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Designing Custom SharePoint Workflows with .NET

Author: Owens Gollamandala | 4 min read | March 30, 2015

Many Microsoft SharePoint uses aren’t aware of its power when coupled with .NET. This powerhouse duo is especially useful for creating workflows.

A workflow refers to the movement of documents or items relating to a business process through various actions or tasks. This can include creating applications or documents, tracking sales leads, or routing purchase orders. Any task requiring multiple approvals as well as the completion of a series of interrelated, complex tasks—namely, software development — can have a workflow created for it.

What makes workflows most useful is that they are .NET-based. This allows you to create custom workflows, which are especially helpful for processes or documents requiring iterative loops and complex tracking, neither of which is possible with the standard SharePoint workflows.

Datavail uses .NET, the programming framework on which SharePoint is built, because it’s supported by SharePoint and is easily upgraded, so you don’t have to go back to your vendor every time you need a change. Workflows built on .NET work with other technologies you already have, which can help make the customization process easier.

When you use .NET 4.5, these workflows are automatically hosted on the Windows Azure Worfkflow service. Developers don’t have to have an account and it automatically integrates with Office 365.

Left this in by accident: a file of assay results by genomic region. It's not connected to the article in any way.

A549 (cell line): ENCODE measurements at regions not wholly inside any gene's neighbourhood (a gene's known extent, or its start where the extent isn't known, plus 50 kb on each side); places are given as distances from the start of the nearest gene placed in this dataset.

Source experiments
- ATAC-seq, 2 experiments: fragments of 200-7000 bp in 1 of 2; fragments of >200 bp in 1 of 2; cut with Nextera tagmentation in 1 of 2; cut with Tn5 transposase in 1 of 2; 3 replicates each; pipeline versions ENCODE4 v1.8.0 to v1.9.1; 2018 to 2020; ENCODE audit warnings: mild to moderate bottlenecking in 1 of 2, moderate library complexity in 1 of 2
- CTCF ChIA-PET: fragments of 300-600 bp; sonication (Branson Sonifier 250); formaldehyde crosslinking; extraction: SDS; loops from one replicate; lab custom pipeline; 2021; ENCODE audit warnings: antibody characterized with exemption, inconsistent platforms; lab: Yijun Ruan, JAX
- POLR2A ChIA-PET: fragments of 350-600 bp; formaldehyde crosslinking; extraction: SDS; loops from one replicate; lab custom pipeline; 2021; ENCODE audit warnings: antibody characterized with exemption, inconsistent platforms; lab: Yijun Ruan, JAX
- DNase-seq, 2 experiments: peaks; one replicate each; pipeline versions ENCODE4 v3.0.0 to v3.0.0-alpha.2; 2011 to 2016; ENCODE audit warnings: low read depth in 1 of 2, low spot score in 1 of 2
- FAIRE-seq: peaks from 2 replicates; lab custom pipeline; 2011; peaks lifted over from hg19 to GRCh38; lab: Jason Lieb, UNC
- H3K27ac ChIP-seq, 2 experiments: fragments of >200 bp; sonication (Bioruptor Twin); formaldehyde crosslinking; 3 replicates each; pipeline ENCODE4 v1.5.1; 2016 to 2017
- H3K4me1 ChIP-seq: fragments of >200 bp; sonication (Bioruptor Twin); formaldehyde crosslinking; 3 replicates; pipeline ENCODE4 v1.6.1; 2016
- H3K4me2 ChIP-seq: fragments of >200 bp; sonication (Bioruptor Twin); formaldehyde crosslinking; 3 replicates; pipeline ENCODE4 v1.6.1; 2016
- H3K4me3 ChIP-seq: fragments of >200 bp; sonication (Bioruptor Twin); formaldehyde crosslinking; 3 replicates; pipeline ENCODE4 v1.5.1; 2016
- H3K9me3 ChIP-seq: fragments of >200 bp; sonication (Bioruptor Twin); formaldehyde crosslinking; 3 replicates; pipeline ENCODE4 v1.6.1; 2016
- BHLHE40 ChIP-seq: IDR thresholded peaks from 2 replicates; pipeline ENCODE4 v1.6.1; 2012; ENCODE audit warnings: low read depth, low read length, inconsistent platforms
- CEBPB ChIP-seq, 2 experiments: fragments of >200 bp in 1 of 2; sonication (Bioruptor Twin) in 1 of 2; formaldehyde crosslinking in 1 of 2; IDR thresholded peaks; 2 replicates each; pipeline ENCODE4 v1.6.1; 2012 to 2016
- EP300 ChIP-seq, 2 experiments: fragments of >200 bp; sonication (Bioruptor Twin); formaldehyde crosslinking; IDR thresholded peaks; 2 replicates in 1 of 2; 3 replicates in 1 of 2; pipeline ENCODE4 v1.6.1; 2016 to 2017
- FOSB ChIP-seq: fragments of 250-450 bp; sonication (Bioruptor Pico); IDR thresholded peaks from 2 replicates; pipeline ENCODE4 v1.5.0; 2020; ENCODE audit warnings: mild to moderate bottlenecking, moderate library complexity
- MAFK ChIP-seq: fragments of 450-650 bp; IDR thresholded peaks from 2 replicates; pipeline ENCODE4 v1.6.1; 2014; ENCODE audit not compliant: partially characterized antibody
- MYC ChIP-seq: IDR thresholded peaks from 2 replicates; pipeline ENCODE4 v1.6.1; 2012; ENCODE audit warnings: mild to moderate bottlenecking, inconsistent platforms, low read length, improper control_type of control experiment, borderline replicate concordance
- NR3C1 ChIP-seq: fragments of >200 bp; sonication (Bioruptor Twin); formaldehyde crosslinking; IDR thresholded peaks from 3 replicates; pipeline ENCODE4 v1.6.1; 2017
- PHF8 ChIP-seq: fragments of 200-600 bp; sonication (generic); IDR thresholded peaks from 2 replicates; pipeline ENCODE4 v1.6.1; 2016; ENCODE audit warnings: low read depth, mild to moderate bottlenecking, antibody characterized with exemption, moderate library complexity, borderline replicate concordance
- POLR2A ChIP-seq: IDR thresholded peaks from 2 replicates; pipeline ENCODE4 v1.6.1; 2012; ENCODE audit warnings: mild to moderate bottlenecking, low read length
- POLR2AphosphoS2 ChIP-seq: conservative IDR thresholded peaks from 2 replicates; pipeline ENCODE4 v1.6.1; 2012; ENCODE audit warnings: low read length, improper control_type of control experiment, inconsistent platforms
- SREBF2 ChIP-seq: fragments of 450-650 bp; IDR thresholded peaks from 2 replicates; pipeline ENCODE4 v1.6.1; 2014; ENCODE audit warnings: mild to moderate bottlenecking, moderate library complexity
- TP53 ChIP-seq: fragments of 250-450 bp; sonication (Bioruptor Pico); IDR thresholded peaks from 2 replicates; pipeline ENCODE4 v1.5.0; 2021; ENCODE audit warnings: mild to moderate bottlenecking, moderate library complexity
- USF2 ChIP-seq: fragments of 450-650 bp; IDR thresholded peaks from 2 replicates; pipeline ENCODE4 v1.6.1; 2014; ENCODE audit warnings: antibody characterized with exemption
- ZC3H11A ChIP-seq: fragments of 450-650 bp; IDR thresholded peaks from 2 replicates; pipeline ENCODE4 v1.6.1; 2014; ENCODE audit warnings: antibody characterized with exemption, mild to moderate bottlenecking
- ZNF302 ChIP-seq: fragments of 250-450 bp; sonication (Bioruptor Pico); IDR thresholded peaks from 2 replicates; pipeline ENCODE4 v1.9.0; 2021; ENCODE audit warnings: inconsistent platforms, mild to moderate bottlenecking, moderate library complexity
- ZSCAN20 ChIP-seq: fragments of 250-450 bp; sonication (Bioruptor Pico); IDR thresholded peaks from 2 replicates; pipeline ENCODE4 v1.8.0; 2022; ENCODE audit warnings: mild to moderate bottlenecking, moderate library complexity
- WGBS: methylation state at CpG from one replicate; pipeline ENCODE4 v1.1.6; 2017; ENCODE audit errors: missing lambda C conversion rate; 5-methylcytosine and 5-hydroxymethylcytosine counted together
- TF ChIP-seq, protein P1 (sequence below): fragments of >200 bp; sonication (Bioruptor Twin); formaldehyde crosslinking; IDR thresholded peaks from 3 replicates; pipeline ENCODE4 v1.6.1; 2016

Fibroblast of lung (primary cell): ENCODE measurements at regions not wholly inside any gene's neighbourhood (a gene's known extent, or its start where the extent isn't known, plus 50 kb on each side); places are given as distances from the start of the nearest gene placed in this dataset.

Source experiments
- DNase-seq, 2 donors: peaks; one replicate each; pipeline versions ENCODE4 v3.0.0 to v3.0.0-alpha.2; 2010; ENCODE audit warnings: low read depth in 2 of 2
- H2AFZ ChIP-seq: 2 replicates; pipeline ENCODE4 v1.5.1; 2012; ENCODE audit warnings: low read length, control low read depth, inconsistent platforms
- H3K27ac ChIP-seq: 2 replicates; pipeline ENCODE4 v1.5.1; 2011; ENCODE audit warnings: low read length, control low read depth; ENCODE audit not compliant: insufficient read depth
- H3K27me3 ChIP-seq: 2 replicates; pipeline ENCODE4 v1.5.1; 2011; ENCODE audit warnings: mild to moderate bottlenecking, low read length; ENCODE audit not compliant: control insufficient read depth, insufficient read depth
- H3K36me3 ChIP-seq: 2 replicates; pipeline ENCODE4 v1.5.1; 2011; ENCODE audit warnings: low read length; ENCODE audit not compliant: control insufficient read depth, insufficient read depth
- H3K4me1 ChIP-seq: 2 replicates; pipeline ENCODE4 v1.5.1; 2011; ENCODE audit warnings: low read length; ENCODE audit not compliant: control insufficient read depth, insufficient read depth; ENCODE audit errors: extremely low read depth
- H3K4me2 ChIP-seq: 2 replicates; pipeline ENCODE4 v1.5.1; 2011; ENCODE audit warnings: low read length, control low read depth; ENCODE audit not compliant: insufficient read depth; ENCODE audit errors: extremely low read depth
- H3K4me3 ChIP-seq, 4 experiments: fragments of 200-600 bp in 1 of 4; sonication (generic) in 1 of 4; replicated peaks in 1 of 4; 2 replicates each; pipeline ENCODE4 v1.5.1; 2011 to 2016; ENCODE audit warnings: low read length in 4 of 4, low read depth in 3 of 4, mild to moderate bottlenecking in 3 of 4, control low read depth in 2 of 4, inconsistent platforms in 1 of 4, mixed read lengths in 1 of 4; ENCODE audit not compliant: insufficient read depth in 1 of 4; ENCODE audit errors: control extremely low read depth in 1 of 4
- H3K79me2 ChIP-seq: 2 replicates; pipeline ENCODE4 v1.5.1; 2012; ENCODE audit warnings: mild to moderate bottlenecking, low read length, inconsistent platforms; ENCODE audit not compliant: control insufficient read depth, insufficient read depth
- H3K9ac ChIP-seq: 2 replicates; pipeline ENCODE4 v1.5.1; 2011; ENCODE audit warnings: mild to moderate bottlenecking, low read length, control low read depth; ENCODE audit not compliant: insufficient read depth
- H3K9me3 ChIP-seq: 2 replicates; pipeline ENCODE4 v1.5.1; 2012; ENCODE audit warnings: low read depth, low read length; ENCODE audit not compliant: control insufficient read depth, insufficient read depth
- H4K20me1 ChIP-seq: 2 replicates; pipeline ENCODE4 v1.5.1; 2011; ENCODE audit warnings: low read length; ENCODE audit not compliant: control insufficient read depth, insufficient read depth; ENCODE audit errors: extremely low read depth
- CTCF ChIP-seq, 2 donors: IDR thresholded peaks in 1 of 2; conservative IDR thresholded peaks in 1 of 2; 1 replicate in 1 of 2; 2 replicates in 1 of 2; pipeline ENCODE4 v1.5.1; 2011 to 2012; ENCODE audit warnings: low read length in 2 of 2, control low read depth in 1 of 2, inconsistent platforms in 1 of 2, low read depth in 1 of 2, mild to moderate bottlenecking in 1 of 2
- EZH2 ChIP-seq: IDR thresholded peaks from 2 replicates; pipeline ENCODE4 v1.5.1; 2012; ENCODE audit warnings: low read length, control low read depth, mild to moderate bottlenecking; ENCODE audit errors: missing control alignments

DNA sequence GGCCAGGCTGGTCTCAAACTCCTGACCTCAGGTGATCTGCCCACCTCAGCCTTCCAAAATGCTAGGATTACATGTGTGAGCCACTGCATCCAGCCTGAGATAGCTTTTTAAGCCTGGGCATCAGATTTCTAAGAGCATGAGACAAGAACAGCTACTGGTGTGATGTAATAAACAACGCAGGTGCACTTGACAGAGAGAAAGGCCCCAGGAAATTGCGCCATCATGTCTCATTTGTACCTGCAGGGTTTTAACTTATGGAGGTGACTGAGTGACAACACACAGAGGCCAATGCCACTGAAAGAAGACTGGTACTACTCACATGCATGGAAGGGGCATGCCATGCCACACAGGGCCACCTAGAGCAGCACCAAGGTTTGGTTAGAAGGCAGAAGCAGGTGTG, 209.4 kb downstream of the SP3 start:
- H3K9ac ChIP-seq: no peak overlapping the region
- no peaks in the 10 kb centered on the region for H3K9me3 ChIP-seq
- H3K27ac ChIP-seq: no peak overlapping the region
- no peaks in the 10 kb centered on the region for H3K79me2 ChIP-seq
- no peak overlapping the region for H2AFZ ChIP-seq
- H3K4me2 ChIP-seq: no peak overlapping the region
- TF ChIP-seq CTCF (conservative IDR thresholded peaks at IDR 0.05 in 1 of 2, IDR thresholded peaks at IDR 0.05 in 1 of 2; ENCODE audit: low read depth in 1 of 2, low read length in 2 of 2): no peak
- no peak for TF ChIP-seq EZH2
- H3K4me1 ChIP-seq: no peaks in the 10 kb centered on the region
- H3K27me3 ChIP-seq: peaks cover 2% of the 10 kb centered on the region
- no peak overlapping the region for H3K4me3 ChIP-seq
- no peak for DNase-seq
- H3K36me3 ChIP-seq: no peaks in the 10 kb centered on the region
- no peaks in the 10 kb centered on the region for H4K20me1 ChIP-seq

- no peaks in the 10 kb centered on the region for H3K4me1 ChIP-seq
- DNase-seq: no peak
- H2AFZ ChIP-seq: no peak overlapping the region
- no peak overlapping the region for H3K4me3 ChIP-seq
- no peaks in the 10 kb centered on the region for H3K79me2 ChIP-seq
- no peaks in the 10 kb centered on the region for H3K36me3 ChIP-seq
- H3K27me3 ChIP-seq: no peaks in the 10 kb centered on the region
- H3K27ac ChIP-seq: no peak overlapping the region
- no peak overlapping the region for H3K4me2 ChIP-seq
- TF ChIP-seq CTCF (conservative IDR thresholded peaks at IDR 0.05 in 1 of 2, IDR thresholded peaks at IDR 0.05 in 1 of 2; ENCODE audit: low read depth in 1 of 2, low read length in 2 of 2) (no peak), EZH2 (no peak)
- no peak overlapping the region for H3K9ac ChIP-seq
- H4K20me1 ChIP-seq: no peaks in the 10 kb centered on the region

You can easily develop a workflow with still other Microsoft development tools you have, such as Visual Studio, Visio, and InfoPath. Using Visual Studio, for example, you can develop a custom workflow action that a developer could use in SharePoint Designer 2013.

Windows Workflow Foundation in .NET 4.5 offers new development models and other new features. One of these is the ability to invoke web services as well as adding stages and loops. It also is integrated with Microsoft Project, which means you can use workflows from that software.

New Features in .NET

There are several subsequent versions of the .NET Framework available starting with 4.5.1, released in October 2013. .NET 4.5.2, for example, includes some new workflow features. And, to complicate matters further, there is a preview version of .NET Framework 4.6 available.

There are new workflows versioning features that allow developers to host multiple versions of a workflow side by side. Other new features under the versioning umbrella allow for the use of persistent workflows.

Perhaps the biggest change is that you can now use the C# programming language to create expressions in workflows. Prior to the release of .NET Framework 4.5, all workflow expressions had to be written using Visual Basic

One caveat: these types of custom workflows need to be carefully maintained. The development process associated with them may take significant time and resources away from pressing projects. When there are changes or updates to SharePoint, the code may need to be reviewed or rewritten.

More About Custom Workflows

Check out Datavail’s blog for more great articles. If you need help with this or other SharePoint or .NET development projects, please contact Datavail to discuss a custom solution designed for your enterprise.

Read This Next

.NET Workflow Solutions for SharePoint

Although you can use the workflows provided with SharePoint, you can also create custom workflows using .NET. Find out what options are available and how you can use workflows to benefit your team by downloading our white paper.

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